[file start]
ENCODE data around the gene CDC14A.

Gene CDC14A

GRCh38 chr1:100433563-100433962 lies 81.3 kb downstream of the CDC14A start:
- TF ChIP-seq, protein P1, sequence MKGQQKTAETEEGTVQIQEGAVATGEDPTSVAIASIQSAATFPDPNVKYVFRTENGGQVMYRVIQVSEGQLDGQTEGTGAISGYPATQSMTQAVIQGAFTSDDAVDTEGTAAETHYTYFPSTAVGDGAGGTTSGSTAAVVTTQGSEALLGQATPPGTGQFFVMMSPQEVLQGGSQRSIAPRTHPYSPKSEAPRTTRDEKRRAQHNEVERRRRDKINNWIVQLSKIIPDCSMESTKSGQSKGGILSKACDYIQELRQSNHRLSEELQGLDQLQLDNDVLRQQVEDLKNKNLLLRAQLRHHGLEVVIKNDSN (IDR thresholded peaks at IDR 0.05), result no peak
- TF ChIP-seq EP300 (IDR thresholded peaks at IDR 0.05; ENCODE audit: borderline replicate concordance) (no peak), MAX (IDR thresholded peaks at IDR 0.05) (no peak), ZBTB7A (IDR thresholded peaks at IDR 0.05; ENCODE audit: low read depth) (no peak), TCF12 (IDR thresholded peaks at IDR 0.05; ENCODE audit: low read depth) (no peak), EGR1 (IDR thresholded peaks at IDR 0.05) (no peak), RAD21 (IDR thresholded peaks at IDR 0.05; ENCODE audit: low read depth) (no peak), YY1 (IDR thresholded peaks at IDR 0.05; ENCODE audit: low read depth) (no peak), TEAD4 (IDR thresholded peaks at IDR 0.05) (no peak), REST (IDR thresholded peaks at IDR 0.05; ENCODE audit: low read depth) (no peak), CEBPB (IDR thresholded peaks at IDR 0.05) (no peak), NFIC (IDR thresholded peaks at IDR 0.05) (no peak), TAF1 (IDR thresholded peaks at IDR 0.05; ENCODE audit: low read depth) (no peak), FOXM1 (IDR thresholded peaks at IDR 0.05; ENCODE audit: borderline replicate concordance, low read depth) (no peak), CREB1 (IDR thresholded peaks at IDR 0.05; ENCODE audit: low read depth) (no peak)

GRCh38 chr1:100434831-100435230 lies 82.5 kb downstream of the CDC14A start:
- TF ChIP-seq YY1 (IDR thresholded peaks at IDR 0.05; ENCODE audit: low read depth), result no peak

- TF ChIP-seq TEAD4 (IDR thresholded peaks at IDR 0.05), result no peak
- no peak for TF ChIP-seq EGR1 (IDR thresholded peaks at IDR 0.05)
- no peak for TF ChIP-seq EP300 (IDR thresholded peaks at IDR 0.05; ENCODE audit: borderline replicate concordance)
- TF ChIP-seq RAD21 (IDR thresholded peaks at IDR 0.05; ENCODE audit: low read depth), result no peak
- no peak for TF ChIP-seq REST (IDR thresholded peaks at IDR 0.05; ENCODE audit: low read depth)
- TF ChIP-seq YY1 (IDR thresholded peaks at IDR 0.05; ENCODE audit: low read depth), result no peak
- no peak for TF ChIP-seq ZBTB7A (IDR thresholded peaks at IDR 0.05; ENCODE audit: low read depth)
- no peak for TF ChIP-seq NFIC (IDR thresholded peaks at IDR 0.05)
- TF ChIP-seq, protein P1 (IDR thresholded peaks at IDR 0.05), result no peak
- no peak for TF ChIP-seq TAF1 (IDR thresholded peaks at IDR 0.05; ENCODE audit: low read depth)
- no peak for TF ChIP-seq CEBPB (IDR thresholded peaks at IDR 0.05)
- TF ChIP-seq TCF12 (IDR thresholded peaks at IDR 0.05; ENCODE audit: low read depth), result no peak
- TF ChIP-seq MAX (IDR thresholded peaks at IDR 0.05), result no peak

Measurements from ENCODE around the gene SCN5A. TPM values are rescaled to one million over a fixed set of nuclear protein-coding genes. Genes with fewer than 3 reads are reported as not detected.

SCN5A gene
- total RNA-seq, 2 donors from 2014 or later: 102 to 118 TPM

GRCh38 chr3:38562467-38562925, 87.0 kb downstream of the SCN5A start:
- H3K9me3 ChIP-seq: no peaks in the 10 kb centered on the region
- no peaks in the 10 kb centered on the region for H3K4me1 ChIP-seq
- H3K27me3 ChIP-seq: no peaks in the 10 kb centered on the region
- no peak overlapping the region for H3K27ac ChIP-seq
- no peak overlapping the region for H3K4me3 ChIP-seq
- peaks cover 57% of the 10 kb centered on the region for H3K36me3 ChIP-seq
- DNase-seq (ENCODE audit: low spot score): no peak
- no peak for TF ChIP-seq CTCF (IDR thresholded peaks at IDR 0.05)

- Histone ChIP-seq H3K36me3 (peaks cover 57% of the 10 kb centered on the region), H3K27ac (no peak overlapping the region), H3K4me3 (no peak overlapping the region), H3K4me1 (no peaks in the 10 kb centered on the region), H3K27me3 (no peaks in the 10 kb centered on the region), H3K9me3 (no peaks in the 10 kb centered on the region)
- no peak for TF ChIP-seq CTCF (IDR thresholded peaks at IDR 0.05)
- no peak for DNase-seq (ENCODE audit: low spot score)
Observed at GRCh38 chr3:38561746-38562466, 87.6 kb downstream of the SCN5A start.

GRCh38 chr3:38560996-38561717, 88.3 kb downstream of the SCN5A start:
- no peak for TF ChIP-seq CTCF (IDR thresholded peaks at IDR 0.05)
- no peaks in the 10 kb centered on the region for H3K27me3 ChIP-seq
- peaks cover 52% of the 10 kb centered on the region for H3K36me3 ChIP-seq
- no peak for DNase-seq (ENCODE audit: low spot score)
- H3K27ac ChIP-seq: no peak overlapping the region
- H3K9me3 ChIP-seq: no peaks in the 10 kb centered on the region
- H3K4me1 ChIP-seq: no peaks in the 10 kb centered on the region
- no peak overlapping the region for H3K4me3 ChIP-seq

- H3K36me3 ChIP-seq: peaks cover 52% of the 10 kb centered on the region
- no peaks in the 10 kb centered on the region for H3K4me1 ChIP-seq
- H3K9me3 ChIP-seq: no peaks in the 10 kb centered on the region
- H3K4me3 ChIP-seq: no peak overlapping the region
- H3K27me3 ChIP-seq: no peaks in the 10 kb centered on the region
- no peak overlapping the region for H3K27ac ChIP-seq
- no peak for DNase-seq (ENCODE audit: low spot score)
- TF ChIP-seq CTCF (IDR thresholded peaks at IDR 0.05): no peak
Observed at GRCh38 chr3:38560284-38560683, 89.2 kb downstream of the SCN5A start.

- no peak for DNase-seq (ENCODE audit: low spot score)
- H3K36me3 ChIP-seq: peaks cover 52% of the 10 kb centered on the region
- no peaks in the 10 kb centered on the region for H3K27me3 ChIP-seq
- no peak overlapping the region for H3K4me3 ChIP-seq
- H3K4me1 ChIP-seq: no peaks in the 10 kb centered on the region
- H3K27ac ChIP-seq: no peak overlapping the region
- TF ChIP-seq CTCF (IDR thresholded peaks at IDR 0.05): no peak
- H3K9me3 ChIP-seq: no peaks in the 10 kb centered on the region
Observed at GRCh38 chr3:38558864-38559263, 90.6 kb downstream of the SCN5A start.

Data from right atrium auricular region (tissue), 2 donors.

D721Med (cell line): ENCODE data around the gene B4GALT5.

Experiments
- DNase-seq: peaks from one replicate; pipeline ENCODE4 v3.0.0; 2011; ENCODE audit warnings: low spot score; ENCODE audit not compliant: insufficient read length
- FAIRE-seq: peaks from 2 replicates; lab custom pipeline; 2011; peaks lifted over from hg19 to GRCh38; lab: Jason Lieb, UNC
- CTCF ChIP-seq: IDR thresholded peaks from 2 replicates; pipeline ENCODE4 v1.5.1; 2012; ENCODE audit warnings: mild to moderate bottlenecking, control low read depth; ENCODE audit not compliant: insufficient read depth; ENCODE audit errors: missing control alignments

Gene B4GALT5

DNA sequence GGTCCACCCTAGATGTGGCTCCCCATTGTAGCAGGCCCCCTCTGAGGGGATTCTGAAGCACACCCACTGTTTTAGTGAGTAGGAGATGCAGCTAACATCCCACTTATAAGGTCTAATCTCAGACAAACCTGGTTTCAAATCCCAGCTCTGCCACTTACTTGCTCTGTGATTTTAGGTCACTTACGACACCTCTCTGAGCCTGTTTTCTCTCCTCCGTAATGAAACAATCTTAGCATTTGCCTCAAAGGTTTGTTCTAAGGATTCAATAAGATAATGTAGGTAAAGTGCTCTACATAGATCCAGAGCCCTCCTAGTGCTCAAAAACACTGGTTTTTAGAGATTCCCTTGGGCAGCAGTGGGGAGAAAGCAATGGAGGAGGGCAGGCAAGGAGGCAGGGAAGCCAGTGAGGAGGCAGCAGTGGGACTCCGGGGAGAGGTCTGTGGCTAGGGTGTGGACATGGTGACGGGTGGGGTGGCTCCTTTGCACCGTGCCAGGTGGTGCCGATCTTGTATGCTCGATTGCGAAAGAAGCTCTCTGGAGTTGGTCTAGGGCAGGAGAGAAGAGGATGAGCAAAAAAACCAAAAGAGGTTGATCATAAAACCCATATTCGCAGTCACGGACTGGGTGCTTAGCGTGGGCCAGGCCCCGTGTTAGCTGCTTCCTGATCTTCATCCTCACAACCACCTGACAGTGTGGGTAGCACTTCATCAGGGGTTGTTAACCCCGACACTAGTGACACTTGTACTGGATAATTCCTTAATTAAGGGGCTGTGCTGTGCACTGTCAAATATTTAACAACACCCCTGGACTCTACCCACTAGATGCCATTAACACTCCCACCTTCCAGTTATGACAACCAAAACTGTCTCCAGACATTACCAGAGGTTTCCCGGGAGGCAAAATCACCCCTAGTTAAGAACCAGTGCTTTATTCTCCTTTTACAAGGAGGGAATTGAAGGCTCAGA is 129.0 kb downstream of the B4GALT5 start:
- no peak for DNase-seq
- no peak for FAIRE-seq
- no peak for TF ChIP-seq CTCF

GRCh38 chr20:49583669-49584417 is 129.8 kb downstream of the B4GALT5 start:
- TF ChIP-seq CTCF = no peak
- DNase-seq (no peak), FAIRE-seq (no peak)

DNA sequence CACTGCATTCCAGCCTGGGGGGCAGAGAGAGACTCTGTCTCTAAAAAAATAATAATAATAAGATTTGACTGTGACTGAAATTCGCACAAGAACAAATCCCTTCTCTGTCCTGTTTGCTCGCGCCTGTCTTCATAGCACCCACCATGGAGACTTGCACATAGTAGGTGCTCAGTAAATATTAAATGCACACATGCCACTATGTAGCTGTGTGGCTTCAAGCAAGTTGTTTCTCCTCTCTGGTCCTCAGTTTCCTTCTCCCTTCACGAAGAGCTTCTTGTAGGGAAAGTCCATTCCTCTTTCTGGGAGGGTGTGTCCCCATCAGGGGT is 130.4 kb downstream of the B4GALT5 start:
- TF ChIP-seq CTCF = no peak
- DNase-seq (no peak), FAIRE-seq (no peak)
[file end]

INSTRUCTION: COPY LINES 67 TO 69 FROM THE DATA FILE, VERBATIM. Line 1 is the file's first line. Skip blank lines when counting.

- DNase-seq: peaks from one replicate; pipeline ENCODE4 v3.0.0; 2011; ENCODE audit warnings: low spot score; ENCODE audit not compliant: insufficient read length
- FAIRE-seq: peaks from 2 replicates; lab custom pipeline; 2011; peaks lifted over from hg19 to GRCh38; lab: Jason Lieb, UNC
- CTCF ChIP-seq: IDR thresholded peaks from 2 replicates; pipeline ENCODE4 v1.5.1; 2012; ENCODE audit warnings: mild to moderate bottlenecking, control low read depth; ENCODE audit not compliant: insufficient read depth; ENCODE audit errors: missing control alignments